Lithuania’s Constitutional Court ruled on December 16 that regulations allowing exploration for shale gas using controversial hydraulic fracturing technology does not breach the constitution.
Theoretically, the ruling should help open the way for shale gas exploration to finally kick off in the Baltic state. However, like elsewhere in Europe, enthusiasm for shale has died down on the back of falling oil prices and geological conditions less promising than thought.
The court ruled against an application by a group of MPs, who claimed in 2013 that amendments to the subsoil law allowing fracking breach the constitution because the technology is harmful to the environment and human health. The court said, however, the amendments’ provisions for safe use of the technology were enough to guarantee fracking operations were carried out without harm.
However, it appears unlikely exploration in Lithuania will be quick to start. US oil major Chevron won an exploration tender in 2013, but political changes in the country saw the deal scrapped. Environment Minister Kestutis Treciokas told BNS in October Lithuania would not explore for shale gas in the near future.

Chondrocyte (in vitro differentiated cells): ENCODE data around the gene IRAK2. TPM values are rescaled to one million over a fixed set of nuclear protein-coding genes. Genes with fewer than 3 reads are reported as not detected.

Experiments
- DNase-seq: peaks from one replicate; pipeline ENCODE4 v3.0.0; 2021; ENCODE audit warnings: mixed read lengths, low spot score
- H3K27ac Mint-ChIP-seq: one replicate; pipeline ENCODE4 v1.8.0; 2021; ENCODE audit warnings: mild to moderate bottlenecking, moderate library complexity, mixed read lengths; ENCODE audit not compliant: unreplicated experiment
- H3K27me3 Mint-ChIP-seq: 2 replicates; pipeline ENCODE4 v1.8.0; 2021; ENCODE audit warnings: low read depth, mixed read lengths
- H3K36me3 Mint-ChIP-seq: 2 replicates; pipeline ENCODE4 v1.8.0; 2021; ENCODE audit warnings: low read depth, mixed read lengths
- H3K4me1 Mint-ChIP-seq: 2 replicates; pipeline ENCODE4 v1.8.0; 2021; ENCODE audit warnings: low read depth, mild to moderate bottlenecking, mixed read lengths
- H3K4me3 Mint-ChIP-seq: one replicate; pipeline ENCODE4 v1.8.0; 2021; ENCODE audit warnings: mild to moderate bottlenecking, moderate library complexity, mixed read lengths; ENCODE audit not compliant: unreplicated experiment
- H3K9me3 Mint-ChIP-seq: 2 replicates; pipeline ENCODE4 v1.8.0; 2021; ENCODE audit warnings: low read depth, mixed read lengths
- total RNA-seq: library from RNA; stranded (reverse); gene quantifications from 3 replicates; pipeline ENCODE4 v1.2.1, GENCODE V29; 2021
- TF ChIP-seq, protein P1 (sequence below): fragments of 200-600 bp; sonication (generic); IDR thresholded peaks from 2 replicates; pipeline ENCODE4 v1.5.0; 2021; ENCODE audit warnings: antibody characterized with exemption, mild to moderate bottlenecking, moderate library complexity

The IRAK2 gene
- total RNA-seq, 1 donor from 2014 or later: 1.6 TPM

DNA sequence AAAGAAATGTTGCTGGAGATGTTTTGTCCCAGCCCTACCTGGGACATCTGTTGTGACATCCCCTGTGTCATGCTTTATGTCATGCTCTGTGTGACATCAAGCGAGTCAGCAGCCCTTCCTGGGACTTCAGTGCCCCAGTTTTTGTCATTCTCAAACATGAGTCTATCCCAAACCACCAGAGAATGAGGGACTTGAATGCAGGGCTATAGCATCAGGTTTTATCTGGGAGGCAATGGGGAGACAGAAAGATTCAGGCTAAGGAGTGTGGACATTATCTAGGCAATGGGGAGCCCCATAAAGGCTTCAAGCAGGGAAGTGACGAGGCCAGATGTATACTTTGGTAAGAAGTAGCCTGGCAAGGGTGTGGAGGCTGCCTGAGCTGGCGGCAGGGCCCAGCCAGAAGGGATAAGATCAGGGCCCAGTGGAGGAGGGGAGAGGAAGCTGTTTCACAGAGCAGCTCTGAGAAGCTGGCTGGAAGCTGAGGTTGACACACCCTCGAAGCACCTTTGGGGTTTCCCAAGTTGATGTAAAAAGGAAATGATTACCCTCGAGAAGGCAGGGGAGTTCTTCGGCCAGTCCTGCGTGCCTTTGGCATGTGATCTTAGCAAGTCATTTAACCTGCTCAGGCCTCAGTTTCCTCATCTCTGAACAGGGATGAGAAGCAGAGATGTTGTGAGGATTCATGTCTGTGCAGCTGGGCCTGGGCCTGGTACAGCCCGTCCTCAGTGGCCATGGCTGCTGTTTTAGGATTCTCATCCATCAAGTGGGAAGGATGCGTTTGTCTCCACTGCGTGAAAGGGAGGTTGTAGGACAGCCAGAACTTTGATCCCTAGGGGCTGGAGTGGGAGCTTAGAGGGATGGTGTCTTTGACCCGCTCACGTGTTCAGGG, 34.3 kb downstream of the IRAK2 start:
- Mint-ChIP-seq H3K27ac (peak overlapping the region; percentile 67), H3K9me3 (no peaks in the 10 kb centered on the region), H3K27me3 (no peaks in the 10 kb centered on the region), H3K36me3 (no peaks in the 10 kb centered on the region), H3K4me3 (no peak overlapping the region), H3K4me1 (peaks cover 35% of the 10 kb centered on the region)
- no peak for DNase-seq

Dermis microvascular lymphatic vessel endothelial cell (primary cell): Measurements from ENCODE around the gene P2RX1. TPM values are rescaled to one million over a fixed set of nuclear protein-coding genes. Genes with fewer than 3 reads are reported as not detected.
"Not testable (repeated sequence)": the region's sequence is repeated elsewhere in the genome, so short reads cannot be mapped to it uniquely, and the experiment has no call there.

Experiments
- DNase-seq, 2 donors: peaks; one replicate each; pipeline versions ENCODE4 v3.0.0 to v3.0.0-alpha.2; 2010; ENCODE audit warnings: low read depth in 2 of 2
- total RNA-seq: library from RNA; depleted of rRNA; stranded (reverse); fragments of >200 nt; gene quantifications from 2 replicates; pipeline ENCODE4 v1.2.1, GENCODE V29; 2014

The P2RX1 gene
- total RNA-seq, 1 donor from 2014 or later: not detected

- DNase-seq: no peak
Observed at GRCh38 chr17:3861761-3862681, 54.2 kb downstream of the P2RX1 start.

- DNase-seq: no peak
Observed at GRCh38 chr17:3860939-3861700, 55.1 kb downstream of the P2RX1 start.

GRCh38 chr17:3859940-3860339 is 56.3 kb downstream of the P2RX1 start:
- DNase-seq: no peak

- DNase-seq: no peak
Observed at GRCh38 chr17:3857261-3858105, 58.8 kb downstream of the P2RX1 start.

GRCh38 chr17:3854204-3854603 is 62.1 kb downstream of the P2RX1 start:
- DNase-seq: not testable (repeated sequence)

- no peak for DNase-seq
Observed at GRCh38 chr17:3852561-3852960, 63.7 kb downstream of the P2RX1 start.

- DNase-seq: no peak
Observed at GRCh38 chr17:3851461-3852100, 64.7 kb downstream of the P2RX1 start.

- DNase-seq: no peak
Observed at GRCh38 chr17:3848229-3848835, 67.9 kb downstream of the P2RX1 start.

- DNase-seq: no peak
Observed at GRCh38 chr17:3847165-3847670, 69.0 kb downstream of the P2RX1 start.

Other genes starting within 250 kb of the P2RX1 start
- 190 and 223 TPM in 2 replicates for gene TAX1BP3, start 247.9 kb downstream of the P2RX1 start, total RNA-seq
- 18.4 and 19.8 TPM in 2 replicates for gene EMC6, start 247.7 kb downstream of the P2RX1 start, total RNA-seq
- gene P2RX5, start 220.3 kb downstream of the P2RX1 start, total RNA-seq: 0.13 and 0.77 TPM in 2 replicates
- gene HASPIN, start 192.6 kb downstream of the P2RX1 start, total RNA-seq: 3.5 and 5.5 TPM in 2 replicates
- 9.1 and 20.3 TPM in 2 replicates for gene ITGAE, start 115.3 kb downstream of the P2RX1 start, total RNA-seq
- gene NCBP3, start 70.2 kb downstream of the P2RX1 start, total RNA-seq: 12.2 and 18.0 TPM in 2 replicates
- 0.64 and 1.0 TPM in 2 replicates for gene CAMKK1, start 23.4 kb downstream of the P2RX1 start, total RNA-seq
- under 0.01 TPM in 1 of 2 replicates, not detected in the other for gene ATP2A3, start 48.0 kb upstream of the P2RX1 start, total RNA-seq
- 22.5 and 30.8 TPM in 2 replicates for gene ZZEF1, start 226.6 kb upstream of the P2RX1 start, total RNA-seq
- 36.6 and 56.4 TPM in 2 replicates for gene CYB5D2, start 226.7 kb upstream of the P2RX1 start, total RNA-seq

The country’s LNG terminal, launched early in 2015, has also contributed to pushing shale gas exploration down the priority list. According to estimates, Lithuania might have 100bn-120bn of cubic meters of shale gas, however it is impossible to verify this figure without exploration drilling.
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